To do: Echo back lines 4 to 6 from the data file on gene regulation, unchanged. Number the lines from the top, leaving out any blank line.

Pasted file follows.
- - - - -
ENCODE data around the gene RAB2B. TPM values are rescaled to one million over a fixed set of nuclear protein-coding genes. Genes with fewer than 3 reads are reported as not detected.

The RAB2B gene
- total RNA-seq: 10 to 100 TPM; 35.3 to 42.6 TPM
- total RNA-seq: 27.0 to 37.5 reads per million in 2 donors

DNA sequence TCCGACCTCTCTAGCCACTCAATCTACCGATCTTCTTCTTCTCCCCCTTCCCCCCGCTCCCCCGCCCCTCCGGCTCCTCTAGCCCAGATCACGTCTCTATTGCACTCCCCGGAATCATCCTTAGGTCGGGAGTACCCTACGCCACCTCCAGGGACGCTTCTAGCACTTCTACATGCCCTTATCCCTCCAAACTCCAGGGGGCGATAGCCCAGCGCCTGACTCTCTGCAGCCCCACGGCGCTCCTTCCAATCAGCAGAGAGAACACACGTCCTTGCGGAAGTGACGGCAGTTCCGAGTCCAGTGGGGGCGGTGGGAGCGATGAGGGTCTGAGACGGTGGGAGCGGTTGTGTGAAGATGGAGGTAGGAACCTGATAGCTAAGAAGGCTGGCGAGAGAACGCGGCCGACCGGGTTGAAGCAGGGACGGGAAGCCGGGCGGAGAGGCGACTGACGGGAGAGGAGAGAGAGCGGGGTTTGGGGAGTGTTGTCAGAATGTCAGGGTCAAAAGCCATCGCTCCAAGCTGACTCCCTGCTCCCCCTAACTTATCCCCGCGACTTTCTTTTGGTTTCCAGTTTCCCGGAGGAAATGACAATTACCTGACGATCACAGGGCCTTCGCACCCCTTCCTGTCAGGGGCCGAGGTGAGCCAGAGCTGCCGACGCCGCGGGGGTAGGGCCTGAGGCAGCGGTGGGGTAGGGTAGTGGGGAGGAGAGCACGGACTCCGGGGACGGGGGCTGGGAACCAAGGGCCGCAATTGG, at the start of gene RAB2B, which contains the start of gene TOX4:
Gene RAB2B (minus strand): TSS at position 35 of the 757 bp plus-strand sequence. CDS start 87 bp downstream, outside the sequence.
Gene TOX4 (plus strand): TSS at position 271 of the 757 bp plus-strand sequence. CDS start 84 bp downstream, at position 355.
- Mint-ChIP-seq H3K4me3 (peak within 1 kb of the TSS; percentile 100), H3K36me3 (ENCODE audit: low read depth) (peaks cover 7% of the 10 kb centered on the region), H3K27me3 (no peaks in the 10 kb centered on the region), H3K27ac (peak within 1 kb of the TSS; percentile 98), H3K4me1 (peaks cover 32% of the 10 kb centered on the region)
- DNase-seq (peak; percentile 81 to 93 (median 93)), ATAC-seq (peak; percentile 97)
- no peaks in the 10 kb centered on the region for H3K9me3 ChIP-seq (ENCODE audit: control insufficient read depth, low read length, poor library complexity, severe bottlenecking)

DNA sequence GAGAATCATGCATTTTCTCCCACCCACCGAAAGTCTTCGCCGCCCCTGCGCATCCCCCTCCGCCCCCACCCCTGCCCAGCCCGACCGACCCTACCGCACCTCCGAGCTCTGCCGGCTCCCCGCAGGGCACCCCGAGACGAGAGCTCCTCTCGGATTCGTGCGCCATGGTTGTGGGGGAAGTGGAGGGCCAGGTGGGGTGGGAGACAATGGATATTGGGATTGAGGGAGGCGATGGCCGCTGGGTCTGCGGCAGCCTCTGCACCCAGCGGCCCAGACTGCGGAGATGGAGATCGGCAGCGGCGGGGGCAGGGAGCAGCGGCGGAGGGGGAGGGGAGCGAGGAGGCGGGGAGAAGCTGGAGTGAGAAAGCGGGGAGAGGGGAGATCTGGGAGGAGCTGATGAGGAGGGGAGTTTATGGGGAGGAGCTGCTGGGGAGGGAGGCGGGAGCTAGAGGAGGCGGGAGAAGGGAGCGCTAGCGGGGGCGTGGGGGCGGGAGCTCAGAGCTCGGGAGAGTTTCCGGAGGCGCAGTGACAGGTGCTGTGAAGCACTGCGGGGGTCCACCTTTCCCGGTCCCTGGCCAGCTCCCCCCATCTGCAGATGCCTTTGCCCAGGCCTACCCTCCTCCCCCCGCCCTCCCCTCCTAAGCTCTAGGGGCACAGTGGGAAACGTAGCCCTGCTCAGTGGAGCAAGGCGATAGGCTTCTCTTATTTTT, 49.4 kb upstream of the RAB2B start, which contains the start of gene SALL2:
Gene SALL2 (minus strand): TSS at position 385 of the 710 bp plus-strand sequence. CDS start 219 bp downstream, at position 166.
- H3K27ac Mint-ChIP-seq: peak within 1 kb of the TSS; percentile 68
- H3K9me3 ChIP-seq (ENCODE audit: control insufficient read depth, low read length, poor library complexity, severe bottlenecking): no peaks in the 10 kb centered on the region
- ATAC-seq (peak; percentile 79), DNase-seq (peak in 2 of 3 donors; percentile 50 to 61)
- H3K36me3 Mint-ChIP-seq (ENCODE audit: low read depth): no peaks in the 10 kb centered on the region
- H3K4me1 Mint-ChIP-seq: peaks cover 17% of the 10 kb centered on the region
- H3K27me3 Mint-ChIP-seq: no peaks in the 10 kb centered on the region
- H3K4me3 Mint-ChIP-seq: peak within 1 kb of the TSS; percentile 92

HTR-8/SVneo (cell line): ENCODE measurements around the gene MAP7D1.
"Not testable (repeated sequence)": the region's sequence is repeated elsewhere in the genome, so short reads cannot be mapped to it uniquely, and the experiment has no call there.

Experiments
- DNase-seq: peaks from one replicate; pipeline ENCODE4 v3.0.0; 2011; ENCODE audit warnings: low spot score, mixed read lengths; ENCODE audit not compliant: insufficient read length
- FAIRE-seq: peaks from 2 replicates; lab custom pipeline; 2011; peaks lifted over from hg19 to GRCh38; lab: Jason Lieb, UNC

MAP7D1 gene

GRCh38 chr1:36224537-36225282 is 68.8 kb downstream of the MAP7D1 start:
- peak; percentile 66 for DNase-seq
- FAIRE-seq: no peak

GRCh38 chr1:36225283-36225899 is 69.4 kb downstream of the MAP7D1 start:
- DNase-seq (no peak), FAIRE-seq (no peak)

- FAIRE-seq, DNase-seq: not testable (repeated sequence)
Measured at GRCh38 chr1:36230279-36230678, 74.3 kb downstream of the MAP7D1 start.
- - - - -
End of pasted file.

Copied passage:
- total RNA-seq: 27.0 to 37.5 reads per million in 2 donors

DNA sequence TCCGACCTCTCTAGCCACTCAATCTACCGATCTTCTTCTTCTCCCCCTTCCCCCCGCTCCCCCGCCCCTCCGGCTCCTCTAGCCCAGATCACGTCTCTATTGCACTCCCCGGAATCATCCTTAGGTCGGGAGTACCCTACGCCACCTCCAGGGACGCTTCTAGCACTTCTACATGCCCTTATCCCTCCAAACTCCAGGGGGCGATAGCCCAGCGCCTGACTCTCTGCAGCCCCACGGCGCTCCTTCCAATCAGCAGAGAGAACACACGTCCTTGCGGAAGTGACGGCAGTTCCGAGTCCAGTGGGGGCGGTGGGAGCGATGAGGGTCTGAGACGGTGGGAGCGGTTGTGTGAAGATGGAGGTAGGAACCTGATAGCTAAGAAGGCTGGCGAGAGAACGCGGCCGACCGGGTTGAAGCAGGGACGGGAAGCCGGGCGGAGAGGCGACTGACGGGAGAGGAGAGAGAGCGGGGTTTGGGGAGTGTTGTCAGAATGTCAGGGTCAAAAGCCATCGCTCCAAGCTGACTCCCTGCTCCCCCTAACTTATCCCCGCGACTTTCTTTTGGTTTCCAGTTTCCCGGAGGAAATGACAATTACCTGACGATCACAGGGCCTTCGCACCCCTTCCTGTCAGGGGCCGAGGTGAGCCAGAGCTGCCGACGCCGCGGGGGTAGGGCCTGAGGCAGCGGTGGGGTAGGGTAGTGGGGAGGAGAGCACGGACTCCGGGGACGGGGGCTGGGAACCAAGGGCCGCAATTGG, at the start of gene RAB2B, which contains the start of gene TOX4:
Gene RAB2B (minus strand): TSS at position 35 of the 757 bp plus-strand sequence. CDS start 87 bp downstream, outside the sequence.